Getting gamers to use their heart rate to control the main character of a new computer game could get people more active, say researchers.

Using new technology that links everyday smart watches to a computer game, researchers from Manchester Metropolitan University hope to change how games and exercise are combined.

Studies have shown that those who play video games excessively, as well as those who engage in other forms of extreme screen time, have a higher risk of health issues associated with physical inactivity.

However, the new study aims to change this, by getting gamers to accelerate their heart rate in real life in order to move a character in the game.

Participants will have to run or jump on the spot to get their heart racing and help the 2D character escape the enemy chasing them.

The faster the participants run or jump increases their heart rate, which is picked up by their smart watch connected to the computer and helps their character move faster.

Dr John Henry, lead researcher on the game and Senior Lecturer in Computer Games at Manchester Met, said: “Games are a very engaging form of media that can help people escape from a time and place into different experiences. Our project uses the immersive qualities of games and combines it with smart watches, creating a prototype for a gaming experience that is controlled by a person’s heart rate alone.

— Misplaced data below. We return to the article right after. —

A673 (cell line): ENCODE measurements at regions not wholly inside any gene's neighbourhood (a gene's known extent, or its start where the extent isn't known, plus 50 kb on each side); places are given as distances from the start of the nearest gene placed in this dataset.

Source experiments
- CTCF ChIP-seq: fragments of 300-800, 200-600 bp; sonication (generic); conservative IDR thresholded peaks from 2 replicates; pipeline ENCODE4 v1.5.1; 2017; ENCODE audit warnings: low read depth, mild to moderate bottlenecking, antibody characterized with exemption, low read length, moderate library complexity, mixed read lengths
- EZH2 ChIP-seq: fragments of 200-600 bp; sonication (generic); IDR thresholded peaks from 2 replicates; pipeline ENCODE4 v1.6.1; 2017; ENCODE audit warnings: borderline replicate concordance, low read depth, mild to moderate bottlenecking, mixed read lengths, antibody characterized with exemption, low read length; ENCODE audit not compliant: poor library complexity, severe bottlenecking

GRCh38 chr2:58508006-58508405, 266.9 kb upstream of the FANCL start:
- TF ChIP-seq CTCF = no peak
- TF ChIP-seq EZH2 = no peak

“We see strong potential for this technology to help encourage exercising and have received positive feedback around the concept and how the technology works from participants that have been testing the prototype and from the general public that have played the game during our outreach events.”

Researchers are now investigating how the concept can be applied to improve skills in young children through exercise and are hoping to work with other organisations to further develop the game.

If successful in their testing, the team hope that the game – named Cardia – could be used in PE lessons in schools, and even in people’s home.

Cardia was created in partnership with researchers at Coventry University who have already held a number of playtesting events to help test and develop the effectiveness of the game in increasing physical activity.


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